Saturday, June 29, 2013

What Do Ya Call 'Em?

There has been a lot in the news lately about someone using "the N Word." Over the last two centuries the terms for that racial group have changed many times as a generally accepted term became considered offensive. Often the term in use was considered insulting because of the attitude of the people who used it.

Now "African American" is generally accepted, but I've known dark skinned people from India or Europe who found that term offensive since they either had no African ancestry or didn't live in America.

The same thing has happened with terms for people who have special needs. "Crippled" or "Disabled" got to be considered insulting, Then "Handicapped" was no longer thought to be polite and various other terms like "Differently Abled," and "Special Needs" were used.

Similar things have happened with words used for various other groups.

The reason those terms keep changing is because people consider belonging to a certain race or having physical or mental limitations something to be ashamed of.

Those people are wrong.

I hope someday we'll agree that all people are created equal and stop needing to change our vocabulary because of prejudices.

Wednesday, June 26, 2013

Alabama Moon

Alabama Moon is an amazing adventure story. It was published in 2006 but takes place in the 1970s. (I guess that's considered historical fiction now.)

Moon is the name of the main character in the book. He has lived most of his life in the wilderness of Alabama with his strange father who is paranoid about "the government." The paranoia is probably due to PTSD since the father is a Vietnam veteran.

When his father dies Brook, who has never known anyone else except for some slight contact with a storekeeper in a nearby town, must fend for himself.

Although he's only ten years old, Moon knows everything he needs to survive alone in the wilderness, but he's not able to stay there. The storekeeper let the authorities know Brook is orphaned so they pursue and capture him. Then he's taken to a locked home for boys.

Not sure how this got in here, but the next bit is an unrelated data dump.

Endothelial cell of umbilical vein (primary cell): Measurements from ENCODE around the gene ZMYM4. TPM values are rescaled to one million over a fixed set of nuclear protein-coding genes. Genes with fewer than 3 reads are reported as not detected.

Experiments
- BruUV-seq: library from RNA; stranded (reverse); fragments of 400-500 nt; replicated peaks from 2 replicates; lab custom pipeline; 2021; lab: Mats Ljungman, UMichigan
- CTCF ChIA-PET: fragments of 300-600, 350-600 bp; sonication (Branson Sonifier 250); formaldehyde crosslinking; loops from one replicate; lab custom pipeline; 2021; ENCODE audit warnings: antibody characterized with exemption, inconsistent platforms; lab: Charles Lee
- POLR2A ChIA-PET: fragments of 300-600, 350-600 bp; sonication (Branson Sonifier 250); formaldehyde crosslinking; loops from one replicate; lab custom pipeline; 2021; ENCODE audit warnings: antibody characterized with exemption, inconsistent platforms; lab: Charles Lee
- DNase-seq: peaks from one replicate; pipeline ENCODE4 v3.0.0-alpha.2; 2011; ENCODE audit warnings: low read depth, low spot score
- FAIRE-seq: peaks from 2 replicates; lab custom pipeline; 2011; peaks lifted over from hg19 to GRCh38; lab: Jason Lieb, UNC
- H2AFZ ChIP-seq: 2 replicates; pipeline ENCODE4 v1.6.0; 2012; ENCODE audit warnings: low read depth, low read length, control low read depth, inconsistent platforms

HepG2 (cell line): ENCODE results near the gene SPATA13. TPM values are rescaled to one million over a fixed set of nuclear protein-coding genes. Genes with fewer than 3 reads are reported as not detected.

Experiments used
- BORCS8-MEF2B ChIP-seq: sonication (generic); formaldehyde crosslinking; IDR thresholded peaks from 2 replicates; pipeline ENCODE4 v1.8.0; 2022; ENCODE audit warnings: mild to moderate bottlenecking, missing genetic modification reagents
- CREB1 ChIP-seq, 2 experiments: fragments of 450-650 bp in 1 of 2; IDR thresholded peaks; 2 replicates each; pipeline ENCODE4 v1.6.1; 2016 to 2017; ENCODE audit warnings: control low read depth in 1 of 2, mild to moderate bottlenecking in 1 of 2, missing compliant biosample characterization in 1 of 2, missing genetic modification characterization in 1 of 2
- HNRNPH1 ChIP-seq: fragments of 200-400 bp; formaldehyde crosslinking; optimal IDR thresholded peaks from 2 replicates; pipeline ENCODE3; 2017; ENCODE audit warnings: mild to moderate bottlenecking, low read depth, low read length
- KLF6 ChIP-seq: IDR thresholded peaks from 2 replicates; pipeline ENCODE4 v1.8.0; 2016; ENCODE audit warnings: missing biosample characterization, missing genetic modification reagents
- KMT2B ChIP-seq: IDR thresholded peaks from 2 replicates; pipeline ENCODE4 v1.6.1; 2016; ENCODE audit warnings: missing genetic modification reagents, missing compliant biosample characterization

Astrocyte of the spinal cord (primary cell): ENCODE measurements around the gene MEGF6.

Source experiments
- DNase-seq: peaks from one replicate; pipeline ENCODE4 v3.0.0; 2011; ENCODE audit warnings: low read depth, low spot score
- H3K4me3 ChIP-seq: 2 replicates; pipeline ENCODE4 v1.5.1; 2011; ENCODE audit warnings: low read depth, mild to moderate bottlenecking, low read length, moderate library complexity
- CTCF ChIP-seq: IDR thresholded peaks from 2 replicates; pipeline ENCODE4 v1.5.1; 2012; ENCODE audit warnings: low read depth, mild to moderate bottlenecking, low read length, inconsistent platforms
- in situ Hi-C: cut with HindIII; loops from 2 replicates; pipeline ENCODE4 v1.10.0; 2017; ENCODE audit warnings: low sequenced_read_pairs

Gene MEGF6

Amazingly, Brook helps two other boys escape from the high security facility with him.

From then on the story keeps getting even more exciting as the boys try to survive and keep from getting caught.

This is a book that will appeal to boys, even reluctant readers, because of the exciting plot. It will also teach readers a lot about the wilderness and probably help them appreciate the homes and relationships they have. I recommend it highly.

Saturday, June 22, 2013

Gatsby Again

In March I reviewed the first book in the series, Gatsby's Grand Adventures. Now book two in the series is out and it's as good as the first one.

Each of Barbara Cairn's books in this series is about a cat named Gatsby who has the magical ability to jump into a classical painting at night. This time the painting is The Apple Seller by Auguste Renoir.

Gatsby wants to play with the little girls in the picture, but he forgot to take the dog into account. Oh, oh!

The picture is completely changed because of the cat's error. Will he be able to get back and make everything right before anyone sees what has happened?

The story will appeal to kids as young as five years old and the information in the back about Renoir and links to websites about him will be helpful to older kids and even adults wanting to learn more about that famous artist.

The illustrator, Eugene Ruble, does an excellent job of capturing the feeling of the art without imitating it.

This book would be a great addition to school libraries and make a good gift for kids who are interested in art or who like to use their imaginations.

Wednesday, June 19, 2013

Times and Seasons

June 21st will officially be the first day of Summer in the Northern Hemisphere.

The four seasons take place logically because of the relative positions of the Earth and the Sun. But some ways we measure time are just arbitrary.

It's logical to call the cycle of the four seasons a year. Approximately twelve times a year the moon appears, becomes full, and disappears from our view again so it's also logical to have twelve months in every year.